"I thought brunch was a weekend meal," Rodney says, critically reviewing his t-shirts because there's totally a difference in formality between the Tardis and "resistance is futile (if <1 ohm)." He glances up at John, who's standing in front of the full-length mirror on the back of the door to the bathroom. "Is this like a nine-day weekend?"

John pauses mid-hair-ruffle. "Yes? I think that's supposed to be the justification for drinking before noon."

Rodney narrows his eyes. "Your brother doesn't normally eat breakfast in its own room with chafing dishes, does he."

That sends John convulsing into his awful laugh, stepping backwards and fumbling for the edge of the bottom bunk as the neat lines of his pants and button-down wrinkle in protest. "No." He pauses for breath, which sets him off laughing again. "We usually ate in the kitchen growing up. Cereal and stuff."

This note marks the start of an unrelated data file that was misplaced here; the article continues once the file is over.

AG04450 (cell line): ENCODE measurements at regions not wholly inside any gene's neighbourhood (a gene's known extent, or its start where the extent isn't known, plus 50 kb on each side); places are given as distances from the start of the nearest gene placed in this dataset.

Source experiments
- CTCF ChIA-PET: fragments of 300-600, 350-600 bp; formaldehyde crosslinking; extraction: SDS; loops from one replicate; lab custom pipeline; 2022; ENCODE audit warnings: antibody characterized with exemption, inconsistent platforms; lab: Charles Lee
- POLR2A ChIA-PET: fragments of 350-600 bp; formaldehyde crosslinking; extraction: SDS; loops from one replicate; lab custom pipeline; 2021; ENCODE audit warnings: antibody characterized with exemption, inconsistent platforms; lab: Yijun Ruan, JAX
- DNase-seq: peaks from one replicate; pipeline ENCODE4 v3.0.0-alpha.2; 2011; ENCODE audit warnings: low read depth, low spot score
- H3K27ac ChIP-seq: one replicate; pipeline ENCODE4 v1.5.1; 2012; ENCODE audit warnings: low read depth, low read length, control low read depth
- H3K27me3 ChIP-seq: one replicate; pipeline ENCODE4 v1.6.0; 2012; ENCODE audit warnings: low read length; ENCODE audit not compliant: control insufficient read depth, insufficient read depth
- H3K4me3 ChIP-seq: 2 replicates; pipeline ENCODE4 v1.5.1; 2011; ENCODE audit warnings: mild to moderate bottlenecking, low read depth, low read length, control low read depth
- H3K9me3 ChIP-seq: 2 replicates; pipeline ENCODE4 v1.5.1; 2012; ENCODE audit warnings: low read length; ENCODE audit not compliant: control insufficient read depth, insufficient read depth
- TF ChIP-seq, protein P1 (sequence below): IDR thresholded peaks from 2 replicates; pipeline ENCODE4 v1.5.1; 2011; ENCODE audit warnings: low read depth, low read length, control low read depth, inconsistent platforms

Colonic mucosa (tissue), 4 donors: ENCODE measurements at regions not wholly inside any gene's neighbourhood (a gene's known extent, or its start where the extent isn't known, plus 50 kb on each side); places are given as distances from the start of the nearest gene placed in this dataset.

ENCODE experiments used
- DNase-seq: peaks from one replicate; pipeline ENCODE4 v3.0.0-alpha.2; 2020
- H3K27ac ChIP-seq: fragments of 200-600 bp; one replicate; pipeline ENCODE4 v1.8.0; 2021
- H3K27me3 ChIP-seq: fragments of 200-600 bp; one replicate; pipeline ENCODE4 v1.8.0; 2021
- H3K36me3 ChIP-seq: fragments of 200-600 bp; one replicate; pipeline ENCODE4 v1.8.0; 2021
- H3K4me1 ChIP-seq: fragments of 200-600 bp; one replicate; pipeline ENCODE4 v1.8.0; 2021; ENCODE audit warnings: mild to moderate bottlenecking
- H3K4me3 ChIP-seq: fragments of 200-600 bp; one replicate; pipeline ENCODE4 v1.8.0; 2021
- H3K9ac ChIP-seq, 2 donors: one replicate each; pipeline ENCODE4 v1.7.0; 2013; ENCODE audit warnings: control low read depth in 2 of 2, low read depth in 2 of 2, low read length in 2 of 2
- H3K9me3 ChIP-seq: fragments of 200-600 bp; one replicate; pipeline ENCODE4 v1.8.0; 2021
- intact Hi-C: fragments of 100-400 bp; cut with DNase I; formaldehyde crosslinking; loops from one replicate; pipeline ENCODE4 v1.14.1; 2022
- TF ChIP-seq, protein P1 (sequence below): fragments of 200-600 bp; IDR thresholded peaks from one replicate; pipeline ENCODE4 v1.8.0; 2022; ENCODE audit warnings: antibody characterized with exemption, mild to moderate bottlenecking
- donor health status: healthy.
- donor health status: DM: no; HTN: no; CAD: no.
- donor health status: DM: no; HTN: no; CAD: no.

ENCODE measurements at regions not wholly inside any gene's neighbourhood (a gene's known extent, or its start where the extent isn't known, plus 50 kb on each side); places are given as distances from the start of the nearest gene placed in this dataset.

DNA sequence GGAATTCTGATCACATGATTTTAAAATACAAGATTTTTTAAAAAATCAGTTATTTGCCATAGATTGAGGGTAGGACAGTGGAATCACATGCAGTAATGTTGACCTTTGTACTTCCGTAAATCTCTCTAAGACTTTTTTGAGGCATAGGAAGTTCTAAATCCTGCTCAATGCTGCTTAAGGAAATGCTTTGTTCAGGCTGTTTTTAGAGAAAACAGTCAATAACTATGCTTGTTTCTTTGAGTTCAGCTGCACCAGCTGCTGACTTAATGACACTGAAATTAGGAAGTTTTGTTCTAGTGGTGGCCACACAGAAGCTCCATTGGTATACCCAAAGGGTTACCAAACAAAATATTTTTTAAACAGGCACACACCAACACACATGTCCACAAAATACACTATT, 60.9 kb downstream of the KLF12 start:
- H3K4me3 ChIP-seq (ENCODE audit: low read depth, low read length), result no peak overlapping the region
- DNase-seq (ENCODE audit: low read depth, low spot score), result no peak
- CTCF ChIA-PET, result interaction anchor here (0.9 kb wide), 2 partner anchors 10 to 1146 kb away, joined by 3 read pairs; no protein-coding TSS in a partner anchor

"Normal food," Rodney says, mouth crooking up in a smile. "Ah. I see." He turns back to his suitcase and pulls out the Tardis shirt and the plaid flannel shirt that Jennifer hated.

"You really," John says, "You really thought that they—"

"Rich people!" Rodney wags his finger at John and waits for John's flinch; he's surprised when none is forthcoming. "We had this conversation, Sheppard. This is not my area."

"I'm getting that impression."

After his shower, Rodney returns to the bedroom to find John skulking around again, trying to smooth out his pants and frowning. "Stop being ridiculous," Rodney says, reaching out and plucking at the side of John's shirt. "And stop trying to be," he waves his hand, "You know. Stepford wife. Robot."